New research is hoping to provide a cure to Hunter Syndrome where many other therapies have failed

Mucopolysaccharidosis type II (MPSII) is an X-linked, paediatric lysosomal storage disease caused by mutations in the IDS gene, leading to deficiency of iduronate-2-sulfatase (IDS).

Deficiency of IDS leads to a build-up of heparan sulfate and dermatan sulfate throughout the body and occurs at an incidence of 1.3 per 100,000 live births. MPSII is classified as either attenuated or severe. Both classifications include skeletal abnormalities, stiff joints, short stature, hepatosplenomegaly and cardiorespiratory problems; additionally, patients with severe MPSII (two thirds of patients, Hunter Syndrome) display progressive neurodegeneration.

Hunter patients manifest with cognitive symptoms, which cannot be treated with enzyme replacement therapy, as native IDS does not cross the blood–brain barrier.

Other lysosomal disease gene therapies (MPSIIIA, B and C) are in clinical development with partners using a similar approach (all licenced from The University of Manchester) and are expected to reach significant peak sale values (£100m, £50m and £20m respectively).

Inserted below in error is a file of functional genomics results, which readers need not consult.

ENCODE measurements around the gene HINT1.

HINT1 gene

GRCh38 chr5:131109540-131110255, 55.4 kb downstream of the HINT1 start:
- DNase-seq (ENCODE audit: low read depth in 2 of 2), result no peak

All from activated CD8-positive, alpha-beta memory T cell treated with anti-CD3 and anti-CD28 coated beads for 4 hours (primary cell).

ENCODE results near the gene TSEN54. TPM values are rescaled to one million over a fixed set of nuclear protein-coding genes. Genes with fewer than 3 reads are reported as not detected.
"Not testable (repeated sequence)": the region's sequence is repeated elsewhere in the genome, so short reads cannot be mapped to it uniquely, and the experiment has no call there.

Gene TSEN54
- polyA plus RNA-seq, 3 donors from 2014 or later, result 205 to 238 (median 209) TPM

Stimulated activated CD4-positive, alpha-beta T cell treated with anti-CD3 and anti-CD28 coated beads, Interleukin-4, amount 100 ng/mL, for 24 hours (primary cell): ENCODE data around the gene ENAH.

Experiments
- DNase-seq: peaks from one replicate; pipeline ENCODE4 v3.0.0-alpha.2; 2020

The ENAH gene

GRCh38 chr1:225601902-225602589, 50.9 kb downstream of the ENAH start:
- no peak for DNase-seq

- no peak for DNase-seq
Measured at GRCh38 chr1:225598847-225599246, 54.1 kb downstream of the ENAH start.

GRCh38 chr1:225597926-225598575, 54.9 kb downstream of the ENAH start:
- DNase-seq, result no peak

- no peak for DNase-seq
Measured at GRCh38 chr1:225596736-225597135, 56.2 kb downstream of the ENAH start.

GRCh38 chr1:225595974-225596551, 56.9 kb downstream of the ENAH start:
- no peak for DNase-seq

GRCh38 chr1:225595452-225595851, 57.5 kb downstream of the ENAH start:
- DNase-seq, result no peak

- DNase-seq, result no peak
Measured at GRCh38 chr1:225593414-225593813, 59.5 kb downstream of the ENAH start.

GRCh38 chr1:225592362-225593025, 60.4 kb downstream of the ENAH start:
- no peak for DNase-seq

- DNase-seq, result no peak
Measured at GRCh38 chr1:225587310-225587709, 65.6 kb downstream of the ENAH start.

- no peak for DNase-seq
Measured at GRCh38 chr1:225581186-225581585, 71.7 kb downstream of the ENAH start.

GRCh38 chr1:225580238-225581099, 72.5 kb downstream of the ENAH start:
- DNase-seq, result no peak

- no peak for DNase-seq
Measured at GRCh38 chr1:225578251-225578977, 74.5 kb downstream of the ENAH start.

In a recent proof-of-concept study the team compared a brain‐targeted hematopoietic stem cell gene therapy approach using lentiviral IDS fused to ApoEII to cross the blood-brain-barrier (IDS.ApoEII LV), compared to a lentivirus expressing normal IDS or a normal bone marrow transplant.

In MPSII mice, all treatments corrected peripheral disease, but only IDS.ApoEII mediated normalisation of brain pathology and behaviour, providing significantly enhanced correction compared to unmodified IDS. A normal bone marrow transplant achieved no brain correction.

Whilst corrected macrophages traffic to the brain, secreting IDS/IDS.ApoEII enzyme for cross‐correction, IDS.ApoEII was more active in plasma and was taken up and transcytosed across brain endothelia significantly better than IDS via both heparan sulfate/ApoE‐dependent receptors and mannose‐6‐phosphate receptors.

The team are currently in the process of fundraising to take this technology into a clinical proof of concept study.